Causes Of Macular Degeneration

AMD occurs when light-sensitive cells in the retina, known as photoreceptors, begin to deteriorate and die off. The macula is a small area of the retina responsible for central vision. When most photoreceptors in this area have been damaged or destroyed, a person can lose their reading ability and good eyesight. This condition is known as “dry” AMD because abnormal blood vessel growth under the retina isn’t caused by abnormal blood vessel growth (neovascularization). “Wet,” or neovascular, AMD involves abnormal blood vessel growth on the surface of the retina. Chronic loss of central vision due to this vessel growth occurs in about 15% of people who have had longstanding “dry” AMD. In this article, we look at the different causes of macular degeneration. If you have the condition or are at risk, you need to see a specialist in macular degeneration in San Antonio for monitoring and treatment.


Age-related macular degeneration is the leading cause of vision loss for people over age 60. The exact cause of dry AMD is unknown, but oxidative damage to cells in the retina may contribute to the development and progression of the disease. Dry AMD damages the central part of the retina called the macula. It is responsible for detailed, clear vision needed to recognize faces, watch television, read, drive and see fine detail.


Research indicates that some people are at a higher risk of developing AMD. For example, if one of your parents has the disease, you have a three-fold higher risk of getting it than someone who doesn’t know anyone with AMD. Other research suggests that you may be at risk for AMD if you have a specific form of genetic pigment disorder called Stargardt disease. It is possible to inherit this type of AMD from either your mother or father, but likely the genes will only cause problems in one eye and not the other.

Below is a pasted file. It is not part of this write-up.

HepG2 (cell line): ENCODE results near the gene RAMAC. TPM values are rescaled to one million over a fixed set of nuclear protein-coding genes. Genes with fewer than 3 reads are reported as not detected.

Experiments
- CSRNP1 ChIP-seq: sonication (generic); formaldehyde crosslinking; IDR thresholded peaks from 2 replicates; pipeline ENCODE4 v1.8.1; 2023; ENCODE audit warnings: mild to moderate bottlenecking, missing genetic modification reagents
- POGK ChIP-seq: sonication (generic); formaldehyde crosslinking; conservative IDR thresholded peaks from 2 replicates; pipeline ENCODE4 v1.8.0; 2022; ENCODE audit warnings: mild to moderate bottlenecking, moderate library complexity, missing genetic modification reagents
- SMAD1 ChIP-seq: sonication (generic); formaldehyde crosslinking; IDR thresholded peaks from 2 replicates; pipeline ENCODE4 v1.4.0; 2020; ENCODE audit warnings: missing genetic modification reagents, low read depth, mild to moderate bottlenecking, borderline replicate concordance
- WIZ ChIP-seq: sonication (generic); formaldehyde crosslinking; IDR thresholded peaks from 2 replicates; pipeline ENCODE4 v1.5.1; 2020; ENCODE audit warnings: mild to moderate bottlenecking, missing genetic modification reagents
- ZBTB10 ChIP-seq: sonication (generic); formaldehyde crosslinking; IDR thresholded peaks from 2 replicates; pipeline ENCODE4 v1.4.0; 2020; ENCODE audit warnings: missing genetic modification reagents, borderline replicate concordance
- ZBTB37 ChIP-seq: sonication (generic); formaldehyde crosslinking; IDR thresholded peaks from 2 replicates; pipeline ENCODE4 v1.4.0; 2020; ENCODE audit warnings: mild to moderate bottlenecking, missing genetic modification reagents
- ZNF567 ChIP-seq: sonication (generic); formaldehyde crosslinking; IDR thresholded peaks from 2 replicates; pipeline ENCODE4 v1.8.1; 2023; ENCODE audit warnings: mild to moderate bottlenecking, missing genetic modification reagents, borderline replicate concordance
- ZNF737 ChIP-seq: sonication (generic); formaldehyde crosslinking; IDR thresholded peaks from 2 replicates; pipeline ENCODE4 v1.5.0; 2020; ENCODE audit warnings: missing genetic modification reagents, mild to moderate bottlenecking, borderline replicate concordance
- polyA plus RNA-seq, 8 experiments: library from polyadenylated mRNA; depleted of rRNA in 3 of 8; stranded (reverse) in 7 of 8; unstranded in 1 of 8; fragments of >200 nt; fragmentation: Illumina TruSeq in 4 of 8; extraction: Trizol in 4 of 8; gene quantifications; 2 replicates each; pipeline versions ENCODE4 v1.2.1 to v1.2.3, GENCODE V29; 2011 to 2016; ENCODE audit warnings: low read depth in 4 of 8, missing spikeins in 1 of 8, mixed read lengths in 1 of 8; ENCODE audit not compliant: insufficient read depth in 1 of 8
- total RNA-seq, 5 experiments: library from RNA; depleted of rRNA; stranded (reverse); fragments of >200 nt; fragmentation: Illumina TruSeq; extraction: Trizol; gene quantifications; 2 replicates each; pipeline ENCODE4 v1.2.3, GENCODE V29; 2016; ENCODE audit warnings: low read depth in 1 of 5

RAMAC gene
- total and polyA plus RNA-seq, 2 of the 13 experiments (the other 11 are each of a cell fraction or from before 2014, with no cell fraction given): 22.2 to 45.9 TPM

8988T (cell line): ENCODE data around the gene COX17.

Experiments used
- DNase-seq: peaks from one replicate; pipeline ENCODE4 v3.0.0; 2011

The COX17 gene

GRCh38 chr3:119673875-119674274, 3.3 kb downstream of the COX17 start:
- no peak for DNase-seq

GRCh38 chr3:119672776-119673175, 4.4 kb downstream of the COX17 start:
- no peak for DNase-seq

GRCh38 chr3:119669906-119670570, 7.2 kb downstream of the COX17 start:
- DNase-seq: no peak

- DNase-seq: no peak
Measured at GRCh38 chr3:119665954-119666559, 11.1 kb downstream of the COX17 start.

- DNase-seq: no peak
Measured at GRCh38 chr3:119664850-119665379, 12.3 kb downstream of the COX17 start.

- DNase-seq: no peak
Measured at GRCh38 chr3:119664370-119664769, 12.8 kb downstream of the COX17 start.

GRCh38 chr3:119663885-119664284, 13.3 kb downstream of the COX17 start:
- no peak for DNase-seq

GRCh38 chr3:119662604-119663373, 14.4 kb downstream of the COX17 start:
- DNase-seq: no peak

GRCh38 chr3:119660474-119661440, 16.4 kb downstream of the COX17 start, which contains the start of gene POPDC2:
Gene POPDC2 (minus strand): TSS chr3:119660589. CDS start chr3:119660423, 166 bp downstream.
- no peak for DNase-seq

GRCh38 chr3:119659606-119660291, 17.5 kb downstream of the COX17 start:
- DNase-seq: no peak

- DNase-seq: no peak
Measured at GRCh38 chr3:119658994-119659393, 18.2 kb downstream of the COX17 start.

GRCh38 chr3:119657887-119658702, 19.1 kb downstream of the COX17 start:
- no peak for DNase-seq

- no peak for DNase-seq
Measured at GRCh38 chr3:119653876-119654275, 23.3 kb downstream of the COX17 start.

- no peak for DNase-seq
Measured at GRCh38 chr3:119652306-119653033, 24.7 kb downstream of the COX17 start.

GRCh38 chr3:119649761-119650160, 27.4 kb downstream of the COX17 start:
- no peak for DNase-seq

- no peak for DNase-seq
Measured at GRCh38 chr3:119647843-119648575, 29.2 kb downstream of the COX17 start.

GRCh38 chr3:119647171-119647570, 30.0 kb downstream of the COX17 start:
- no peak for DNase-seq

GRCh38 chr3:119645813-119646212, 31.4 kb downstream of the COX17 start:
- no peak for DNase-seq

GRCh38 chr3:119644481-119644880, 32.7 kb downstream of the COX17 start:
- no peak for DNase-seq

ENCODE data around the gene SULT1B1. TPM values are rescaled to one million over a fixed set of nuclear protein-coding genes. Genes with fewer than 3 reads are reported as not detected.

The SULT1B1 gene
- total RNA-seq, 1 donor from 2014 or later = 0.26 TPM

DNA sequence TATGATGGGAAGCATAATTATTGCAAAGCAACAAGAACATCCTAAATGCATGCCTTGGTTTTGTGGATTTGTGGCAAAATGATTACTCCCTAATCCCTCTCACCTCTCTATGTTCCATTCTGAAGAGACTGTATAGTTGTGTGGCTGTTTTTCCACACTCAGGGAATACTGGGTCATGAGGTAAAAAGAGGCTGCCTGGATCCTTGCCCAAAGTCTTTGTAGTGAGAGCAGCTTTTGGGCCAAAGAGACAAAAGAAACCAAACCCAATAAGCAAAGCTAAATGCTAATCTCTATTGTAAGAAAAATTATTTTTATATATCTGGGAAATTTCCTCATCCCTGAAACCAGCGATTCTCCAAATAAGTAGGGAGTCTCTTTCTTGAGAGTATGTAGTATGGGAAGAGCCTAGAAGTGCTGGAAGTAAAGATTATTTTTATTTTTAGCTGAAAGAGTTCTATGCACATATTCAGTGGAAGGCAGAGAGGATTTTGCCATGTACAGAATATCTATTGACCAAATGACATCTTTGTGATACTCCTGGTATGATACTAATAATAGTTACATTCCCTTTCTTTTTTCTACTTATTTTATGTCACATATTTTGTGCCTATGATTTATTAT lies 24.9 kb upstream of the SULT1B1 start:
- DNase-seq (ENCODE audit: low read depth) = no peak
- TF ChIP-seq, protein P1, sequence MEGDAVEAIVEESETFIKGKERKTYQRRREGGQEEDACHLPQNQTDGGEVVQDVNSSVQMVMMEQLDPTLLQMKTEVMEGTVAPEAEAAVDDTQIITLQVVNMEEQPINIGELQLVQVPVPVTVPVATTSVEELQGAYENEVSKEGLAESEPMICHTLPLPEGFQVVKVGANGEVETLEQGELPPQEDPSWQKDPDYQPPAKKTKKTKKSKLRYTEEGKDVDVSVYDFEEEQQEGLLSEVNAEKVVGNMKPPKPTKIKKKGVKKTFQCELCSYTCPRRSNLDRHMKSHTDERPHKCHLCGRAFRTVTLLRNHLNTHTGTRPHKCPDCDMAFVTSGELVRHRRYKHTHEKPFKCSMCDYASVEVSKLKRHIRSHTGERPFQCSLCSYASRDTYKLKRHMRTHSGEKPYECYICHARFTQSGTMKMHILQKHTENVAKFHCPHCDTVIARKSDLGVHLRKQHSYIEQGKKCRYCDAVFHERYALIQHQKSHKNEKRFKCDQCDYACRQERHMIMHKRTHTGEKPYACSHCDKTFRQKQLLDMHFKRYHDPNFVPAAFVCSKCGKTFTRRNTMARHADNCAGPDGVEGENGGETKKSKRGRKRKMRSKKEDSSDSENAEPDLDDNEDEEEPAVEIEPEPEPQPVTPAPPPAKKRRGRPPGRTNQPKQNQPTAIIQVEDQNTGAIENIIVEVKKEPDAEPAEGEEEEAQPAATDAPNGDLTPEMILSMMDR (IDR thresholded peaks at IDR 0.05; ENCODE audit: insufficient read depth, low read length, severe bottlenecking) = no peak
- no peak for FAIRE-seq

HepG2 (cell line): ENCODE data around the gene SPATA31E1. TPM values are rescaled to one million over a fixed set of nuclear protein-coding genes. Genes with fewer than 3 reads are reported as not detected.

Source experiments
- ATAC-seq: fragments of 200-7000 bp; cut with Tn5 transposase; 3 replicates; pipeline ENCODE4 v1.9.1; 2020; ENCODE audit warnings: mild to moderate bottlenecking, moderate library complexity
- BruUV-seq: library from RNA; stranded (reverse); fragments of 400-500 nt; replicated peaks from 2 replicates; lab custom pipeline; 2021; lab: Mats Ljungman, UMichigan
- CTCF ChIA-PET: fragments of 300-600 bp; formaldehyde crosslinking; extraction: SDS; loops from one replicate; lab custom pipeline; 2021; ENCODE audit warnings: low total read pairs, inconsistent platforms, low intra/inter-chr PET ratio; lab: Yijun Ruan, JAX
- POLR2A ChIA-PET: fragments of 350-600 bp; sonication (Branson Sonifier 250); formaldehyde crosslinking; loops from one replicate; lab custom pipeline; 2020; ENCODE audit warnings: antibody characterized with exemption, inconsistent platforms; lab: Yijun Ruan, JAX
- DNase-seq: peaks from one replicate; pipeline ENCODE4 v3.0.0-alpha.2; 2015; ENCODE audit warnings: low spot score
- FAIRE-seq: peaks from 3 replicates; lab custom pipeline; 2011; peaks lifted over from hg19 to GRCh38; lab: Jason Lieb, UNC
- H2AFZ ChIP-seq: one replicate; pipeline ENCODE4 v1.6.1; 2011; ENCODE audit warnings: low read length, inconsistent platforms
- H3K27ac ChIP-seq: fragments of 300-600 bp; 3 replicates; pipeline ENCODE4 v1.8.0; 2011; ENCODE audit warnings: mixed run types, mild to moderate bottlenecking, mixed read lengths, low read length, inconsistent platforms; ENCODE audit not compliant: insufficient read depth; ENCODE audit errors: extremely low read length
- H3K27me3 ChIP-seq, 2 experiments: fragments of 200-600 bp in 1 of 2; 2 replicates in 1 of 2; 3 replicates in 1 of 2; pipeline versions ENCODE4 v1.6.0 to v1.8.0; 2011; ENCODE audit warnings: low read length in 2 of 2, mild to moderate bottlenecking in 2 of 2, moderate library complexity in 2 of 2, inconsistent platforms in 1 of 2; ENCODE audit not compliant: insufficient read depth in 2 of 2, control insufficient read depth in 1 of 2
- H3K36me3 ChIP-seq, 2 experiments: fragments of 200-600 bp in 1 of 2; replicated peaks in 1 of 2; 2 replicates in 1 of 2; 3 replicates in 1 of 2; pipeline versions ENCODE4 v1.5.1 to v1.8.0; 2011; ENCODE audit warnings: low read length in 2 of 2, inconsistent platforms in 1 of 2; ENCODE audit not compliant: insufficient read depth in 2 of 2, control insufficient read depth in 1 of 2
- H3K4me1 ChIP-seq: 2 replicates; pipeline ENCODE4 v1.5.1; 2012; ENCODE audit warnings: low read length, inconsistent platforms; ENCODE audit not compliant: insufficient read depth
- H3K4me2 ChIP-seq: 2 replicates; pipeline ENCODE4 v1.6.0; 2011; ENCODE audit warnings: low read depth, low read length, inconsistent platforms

A history of smoking substantially increases the risk of developing AMD. Researchers first recognized the link between smoking cigarettes and an increased risk for AMD in the late 1970s. More recently, studies have shown that just being around people who smoke or being exposed to second-hand smoke also significantly increases your risk.


Several studies have shown a direct relationship between obesity and AMD. A recent study indicated that being overweight increases your risk of developing the disease by almost 50% if you already have some early signs of macular degeneration. It’s thought that obesity can promote inflammation in the body, which may be another mechanism behind the increased rate of progression of dry AMD among obese people.

High Blood Pressure

Several studies have reported an association between high blood pressure and AMD. Some research indicates that people with hypertension (high blood pressure) are almost twice as likely to develop the disease as those who don’t have high blood pressure.

In summary, macular degeneration is an irreversible condition that causes vision loss in the center of the field of vision. You can develop the condition due to high blood pressure, obesity, smoking, and genetics. Age can also increase your likelihood of developing macular degeneration.